Ideally, I would like a miniature buffalo, although I don't imagine that an animal with hooves would be very forgiving with my furniture. Maybe an elephant the size of a dachshund would be better, but not long like a dachshund. That would look ridiculous.
If hippos were the size of guinea pigs, I would have a whole flock of them. Flock? School? What do you call a group of miniature hippos?
— Brett Minor (@brettminor) March 4, 2013
We did have one hoofed animal for a pet. My brother Trevor came up on an object in the road one day that was moving. When he got out to investigate, he discovered that it was a baby deer. It appeared to still be wet from being born, but the mother could not be seen. Trevor picked up this slimy creature, put it in the back of his El Camino and drove home.
We put it in the barn and decided to take care of him. We cleaned him up, watched him stand for the first time, and started bottle feeding him. After much deliberation, we decided to name him 'Bird' after the scene in Bambi when he speaks his first word.
Our BIRD never started talking, but he was very entertaining for several months. It wasn't long before we started letting him out of the barn. He would frolic around the yard playing with dogs. They all got along great. At night, we would put him back in the barn to keep him from wandering off and keep him safe.
During the day, he would hang out at the front door just like other pets hoping to be fed. We had to be careful around him when he got playful. His hooves were sharp and we got busted in the face occasionally when he would jump up. While smashing other deer in the face may be considered endearing to deer, it is not a very appealing quality for people. We soon learned the dogs didn't care for it either.
With time, we quit putting him in the barn at night and for weeks it was just like he was one of the dogs. With time, he got to where he would wander off, but he always returned at meal time. As he got bigger, he would sometimes disappear for days at a time and for the first time was a bit timid around us. He wouldn't always let us approach. We saw him less and less as time went on.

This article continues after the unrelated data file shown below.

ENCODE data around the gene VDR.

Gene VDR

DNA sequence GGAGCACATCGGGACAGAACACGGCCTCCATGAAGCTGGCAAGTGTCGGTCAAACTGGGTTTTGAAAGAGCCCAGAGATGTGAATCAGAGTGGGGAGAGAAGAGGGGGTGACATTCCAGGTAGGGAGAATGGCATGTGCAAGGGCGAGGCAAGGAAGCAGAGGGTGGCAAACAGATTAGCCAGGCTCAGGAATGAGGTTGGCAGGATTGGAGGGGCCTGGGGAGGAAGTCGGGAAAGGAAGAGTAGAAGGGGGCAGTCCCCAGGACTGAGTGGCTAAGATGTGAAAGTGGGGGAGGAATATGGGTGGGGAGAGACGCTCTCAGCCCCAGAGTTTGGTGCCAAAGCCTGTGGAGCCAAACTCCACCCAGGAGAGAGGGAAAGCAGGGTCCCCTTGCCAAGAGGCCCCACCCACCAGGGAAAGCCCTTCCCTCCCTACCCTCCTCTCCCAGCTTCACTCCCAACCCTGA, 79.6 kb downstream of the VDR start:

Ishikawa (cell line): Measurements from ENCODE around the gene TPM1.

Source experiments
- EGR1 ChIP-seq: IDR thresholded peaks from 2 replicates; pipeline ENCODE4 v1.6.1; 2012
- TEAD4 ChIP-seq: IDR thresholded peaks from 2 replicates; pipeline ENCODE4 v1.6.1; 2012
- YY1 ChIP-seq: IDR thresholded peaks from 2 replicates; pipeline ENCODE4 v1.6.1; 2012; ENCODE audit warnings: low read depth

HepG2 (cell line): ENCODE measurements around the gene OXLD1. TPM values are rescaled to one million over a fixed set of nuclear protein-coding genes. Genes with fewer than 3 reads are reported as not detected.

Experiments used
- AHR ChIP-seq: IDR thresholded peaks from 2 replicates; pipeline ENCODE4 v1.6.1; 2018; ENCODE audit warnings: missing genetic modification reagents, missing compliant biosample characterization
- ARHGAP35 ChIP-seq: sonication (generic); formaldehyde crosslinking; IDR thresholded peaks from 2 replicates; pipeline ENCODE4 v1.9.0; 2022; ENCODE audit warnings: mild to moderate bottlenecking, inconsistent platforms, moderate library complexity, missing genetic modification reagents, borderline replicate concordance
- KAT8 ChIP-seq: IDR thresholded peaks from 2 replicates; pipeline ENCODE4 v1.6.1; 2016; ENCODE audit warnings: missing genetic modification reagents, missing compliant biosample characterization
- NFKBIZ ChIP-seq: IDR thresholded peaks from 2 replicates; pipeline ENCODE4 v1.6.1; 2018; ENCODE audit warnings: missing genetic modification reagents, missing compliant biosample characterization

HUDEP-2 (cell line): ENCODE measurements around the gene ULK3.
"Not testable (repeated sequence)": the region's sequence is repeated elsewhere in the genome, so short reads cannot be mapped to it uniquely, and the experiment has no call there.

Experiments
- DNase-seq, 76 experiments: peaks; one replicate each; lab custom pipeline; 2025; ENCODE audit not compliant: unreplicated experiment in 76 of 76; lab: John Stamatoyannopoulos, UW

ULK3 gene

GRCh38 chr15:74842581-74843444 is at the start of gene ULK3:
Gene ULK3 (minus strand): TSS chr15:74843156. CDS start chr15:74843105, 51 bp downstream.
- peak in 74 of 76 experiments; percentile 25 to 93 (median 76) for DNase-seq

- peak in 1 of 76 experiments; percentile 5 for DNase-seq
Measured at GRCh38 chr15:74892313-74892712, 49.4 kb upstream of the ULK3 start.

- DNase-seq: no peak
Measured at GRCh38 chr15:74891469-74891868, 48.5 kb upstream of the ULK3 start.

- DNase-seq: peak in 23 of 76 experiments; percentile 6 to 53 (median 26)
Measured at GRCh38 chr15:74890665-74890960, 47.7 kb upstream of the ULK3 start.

Sometimes we would see him in a farmer's field grazing with the cows, but he never came by the house any more. The following November, my uncle was out deer hunting and thought it was odd when he kept creeping up on a deer that didn't run off even when it noticed him. He then realized that it was probably Bird and we would never forgive him if he shot it, so he left him alone and looked for another.
A few months later, we heard a story that one of our neighbor's told at the local bar. He had been in the garage behind his house changing his oil when he noticed a buck standing in his back yard. He slowly moved to the wall to grab his bow, aimed and shot. The arrow missed and went over the deer's head. The deer's head shot up and looked directly at him. The man froze wondering if he would get the opportunity to get another shot when the deer started walking toward him.
Shocked at what was happening, he didn't draw another arrow. The deer walked right up to him and nuzzled his hand. After about 30 seconds, it turned around and hopped the fence in his back yard.
When he finished his story, the other bar patrons laughed at him and asked if he had been drinking that night. No one believed his story, but we had a feeling it was true.
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